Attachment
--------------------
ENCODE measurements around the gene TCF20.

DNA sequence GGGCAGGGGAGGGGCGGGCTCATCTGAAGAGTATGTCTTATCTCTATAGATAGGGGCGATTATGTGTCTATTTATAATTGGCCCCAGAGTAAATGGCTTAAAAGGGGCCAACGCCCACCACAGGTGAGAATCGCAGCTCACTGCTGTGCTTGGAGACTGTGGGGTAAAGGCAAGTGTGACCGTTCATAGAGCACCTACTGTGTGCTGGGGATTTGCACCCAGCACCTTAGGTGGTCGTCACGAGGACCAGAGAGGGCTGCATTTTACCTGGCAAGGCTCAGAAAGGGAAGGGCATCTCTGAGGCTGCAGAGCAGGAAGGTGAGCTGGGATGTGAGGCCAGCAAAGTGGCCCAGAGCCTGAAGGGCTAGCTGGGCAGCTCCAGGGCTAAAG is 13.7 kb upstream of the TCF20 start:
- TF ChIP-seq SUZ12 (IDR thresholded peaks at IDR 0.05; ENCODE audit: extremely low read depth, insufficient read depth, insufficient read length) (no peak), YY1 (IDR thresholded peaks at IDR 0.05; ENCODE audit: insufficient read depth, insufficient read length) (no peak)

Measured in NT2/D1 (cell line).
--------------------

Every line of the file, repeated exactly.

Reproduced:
ENCODE measurements around the gene TCF20.

DNA sequence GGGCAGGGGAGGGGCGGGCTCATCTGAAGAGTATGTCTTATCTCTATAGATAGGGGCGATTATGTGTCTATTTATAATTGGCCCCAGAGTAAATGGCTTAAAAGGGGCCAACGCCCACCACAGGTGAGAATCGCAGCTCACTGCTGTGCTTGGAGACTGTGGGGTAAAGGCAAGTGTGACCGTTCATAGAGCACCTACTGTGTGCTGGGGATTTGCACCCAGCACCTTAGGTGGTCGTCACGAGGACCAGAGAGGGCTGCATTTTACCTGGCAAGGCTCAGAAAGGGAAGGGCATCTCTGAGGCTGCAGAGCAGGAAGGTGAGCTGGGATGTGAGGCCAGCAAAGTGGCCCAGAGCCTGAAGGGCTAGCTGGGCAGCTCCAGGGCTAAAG is 13.7 kb upstream of the TCF20 start:
- TF ChIP-seq SUZ12 (IDR thresholded peaks at IDR 0.05; ENCODE audit: extremely low read depth, insufficient read depth, insufficient read length) (no peak), YY1 (IDR thresholded peaks at IDR 0.05; ENCODE audit: insufficient read depth, insufficient read length) (no peak)

Measured in NT2/D1 (cell line).